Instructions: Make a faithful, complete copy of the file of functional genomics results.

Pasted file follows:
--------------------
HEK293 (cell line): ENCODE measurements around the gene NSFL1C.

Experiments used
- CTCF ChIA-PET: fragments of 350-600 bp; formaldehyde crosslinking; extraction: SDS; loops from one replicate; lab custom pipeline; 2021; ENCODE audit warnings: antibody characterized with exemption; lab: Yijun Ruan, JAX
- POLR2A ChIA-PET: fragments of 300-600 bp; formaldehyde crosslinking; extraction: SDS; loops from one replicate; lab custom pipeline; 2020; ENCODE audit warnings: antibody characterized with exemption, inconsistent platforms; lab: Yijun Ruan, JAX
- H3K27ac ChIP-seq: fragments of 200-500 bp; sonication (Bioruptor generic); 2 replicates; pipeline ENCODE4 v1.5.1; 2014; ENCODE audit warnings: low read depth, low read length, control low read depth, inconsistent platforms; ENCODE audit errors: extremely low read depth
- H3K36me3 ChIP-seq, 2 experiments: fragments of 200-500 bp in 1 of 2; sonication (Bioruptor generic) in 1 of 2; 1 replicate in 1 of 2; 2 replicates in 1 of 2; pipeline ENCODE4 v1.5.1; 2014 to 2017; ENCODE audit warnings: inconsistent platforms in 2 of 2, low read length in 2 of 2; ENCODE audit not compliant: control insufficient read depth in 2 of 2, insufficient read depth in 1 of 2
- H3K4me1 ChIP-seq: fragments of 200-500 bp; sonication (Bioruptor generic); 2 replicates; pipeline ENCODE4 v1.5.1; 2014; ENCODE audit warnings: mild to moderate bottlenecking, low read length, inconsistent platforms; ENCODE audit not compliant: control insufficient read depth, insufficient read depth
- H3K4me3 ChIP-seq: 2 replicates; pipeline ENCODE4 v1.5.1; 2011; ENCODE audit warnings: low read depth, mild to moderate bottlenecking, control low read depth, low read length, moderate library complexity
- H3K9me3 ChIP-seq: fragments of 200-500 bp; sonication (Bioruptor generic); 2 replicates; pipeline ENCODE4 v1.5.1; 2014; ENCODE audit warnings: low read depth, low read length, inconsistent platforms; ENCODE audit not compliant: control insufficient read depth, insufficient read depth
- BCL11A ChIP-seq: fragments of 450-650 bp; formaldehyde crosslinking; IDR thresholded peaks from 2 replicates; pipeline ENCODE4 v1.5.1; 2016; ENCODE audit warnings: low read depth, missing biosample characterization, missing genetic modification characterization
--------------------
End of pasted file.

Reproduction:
HEK293 (cell line): ENCODE measurements around the gene NSFL1C.

Experiments used
- CTCF ChIA-PET: fragments of 350-600 bp; formaldehyde crosslinking; extraction: SDS; loops from one replicate; lab custom pipeline; 2021; ENCODE audit warnings: antibody characterized with exemption; lab: Yijun Ruan, JAX
- POLR2A ChIA-PET: fragments of 300-600 bp; formaldehyde crosslinking; extraction: SDS; loops from one replicate; lab custom pipeline; 2020; ENCODE audit warnings: antibody characterized with exemption, inconsistent platforms; lab: Yijun Ruan, JAX
- H3K27ac ChIP-seq: fragments of 200-500 bp; sonication (Bioruptor generic); 2 replicates; pipeline ENCODE4 v1.5.1; 2014; ENCODE audit warnings: low read depth, low read length, control low read depth, inconsistent platforms; ENCODE audit errors: extremely low read depth
- H3K36me3 ChIP-seq, 2 experiments: fragments of 200-500 bp in 1 of 2; sonication (Bioruptor generic) in 1 of 2; 1 replicate in 1 of 2; 2 replicates in 1 of 2; pipeline ENCODE4 v1.5.1; 2014 to 2017; ENCODE audit warnings: inconsistent platforms in 2 of 2, low read length in 2 of 2; ENCODE audit not compliant: control insufficient read depth in 2 of 2, insufficient read depth in 1 of 2
- H3K4me1 ChIP-seq: fragments of 200-500 bp; sonication (Bioruptor generic); 2 replicates; pipeline ENCODE4 v1.5.1; 2014; ENCODE audit warnings: mild to moderate bottlenecking, low read length, inconsistent platforms; ENCODE audit not compliant: control insufficient read depth, insufficient read depth
- H3K4me3 ChIP-seq: 2 replicates; pipeline ENCODE4 v1.5.1; 2011; ENCODE audit warnings: low read depth, mild to moderate bottlenecking, control low read depth, low read length, moderate library complexity
- H3K9me3 ChIP-seq: fragments of 200-500 bp; sonication (Bioruptor generic); 2 replicates; pipeline ENCODE4 v1.5.1; 2014; ENCODE audit warnings: low read depth, low read length, inconsistent platforms; ENCODE audit not compliant: control insufficient read depth, insufficient read depth
- BCL11A ChIP-seq: fragments of 450-650 bp; formaldehyde crosslinking; IDR thresholded peaks from 2 replicates; pipeline ENCODE4 v1.5.1; 2016; ENCODE audit warnings: low read depth, missing biosample characterization, missing genetic modification characterization